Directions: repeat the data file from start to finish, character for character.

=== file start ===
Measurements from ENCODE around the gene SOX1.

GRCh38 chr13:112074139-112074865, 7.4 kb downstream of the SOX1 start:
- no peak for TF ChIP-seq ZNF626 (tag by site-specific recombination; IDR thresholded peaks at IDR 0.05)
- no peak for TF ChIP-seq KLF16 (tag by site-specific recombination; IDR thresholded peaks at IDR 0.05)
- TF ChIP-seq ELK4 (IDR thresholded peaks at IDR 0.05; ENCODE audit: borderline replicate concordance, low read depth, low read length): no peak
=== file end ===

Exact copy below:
Measurements from ENCODE around the gene SOX1.

GRCh38 chr13:112074139-112074865, 7.4 kb downstream of the SOX1 start:
- no peak for TF ChIP-seq ZNF626 (tag by site-specific recombination; IDR thresholded peaks at IDR 0.05)
- no peak for TF ChIP-seq KLF16 (tag by site-specific recombination; IDR thresholded peaks at IDR 0.05)
- TF ChIP-seq ELK4 (IDR thresholded peaks at IDR 0.05; ENCODE audit: borderline replicate concordance, low read depth, low read length): no peak